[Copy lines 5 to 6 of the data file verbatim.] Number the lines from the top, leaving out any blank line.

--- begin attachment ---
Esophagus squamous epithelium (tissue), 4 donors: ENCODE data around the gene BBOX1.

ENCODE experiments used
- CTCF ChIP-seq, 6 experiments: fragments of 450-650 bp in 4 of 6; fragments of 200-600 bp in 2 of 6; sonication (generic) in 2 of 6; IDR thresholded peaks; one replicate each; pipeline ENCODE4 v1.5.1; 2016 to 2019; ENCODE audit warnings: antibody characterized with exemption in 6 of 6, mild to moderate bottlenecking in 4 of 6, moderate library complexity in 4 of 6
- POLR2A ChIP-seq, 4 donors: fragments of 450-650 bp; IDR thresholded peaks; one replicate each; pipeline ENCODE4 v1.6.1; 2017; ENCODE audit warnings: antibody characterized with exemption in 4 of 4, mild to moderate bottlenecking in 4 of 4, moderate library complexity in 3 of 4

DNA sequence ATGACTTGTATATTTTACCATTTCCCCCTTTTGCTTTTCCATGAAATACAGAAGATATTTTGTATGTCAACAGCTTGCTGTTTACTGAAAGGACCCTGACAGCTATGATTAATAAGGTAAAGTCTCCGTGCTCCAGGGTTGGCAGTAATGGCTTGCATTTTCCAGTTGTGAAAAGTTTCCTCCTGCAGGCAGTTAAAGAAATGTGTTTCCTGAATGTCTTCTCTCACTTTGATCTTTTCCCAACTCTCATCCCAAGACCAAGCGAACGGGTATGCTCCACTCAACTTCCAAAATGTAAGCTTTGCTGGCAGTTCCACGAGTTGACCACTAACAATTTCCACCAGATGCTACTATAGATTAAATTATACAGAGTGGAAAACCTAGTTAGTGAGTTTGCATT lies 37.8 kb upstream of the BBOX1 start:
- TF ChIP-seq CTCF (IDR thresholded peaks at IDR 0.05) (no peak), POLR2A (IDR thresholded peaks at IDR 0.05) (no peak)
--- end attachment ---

DNA sequence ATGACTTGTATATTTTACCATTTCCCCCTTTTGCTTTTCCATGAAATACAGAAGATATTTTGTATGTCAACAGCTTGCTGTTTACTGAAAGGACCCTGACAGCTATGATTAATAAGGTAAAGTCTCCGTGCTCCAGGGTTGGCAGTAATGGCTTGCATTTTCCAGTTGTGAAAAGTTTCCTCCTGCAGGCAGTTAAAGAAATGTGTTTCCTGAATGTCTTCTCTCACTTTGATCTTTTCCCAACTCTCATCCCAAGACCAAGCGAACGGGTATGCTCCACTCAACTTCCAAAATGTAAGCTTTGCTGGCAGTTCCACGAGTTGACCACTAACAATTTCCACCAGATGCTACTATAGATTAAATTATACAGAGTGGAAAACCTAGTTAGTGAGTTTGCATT lies 37.8 kb upstream of the BBOX1 start:
- TF ChIP-seq CTCF (IDR thresholded peaks at IDR 0.05) (no peak), POLR2A (IDR thresholded peaks at IDR 0.05) (no peak)